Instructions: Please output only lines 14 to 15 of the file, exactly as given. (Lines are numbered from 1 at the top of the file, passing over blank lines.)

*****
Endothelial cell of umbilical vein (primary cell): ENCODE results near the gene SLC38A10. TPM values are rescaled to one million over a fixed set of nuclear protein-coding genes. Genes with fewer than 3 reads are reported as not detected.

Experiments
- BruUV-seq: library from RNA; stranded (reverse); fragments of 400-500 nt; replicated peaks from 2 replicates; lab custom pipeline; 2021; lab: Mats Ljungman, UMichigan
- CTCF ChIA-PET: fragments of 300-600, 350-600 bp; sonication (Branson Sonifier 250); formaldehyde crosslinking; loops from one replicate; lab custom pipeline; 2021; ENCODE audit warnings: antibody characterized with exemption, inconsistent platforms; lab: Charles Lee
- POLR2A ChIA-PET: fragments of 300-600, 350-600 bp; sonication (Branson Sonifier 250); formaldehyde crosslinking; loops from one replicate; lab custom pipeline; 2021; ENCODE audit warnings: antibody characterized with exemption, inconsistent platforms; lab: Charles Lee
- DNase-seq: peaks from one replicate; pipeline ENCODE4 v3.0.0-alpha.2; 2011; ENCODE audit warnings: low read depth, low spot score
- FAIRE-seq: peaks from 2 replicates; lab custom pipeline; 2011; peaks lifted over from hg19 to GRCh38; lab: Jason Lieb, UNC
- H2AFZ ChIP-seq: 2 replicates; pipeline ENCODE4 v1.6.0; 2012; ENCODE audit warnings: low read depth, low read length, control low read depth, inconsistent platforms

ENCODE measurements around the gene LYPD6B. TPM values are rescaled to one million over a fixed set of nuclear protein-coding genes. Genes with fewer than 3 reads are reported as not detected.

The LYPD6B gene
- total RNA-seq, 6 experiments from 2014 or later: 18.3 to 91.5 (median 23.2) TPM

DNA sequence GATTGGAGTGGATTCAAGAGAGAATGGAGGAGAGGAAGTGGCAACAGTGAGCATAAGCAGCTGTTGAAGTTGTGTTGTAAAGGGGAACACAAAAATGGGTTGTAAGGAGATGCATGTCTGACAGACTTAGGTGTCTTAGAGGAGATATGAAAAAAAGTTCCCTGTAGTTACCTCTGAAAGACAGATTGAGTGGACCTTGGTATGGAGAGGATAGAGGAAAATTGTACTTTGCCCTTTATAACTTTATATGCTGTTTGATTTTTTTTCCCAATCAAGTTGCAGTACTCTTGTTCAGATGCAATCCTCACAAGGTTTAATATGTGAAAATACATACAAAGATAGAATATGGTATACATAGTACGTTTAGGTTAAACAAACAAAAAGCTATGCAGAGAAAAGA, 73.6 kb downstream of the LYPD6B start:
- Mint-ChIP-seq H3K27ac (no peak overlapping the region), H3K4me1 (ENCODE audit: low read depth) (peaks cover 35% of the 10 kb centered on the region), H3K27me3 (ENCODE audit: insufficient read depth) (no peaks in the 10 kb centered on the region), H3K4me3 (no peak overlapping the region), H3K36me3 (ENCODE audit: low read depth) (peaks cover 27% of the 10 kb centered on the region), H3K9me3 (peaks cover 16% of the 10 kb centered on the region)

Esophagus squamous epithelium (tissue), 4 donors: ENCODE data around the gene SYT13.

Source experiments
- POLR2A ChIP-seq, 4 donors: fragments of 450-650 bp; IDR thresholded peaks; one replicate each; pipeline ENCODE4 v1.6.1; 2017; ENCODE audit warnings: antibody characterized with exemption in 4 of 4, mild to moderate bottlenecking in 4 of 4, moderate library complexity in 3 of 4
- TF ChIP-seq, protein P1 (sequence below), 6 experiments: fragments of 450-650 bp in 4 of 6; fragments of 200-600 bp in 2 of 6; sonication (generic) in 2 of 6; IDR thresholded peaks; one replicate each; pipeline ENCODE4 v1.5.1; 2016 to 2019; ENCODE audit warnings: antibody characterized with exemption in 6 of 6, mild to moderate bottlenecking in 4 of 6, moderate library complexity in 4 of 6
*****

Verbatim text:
Esophagus squamous epithelium (tissue), 4 donors: ENCODE data around the gene SYT13.

Source experiments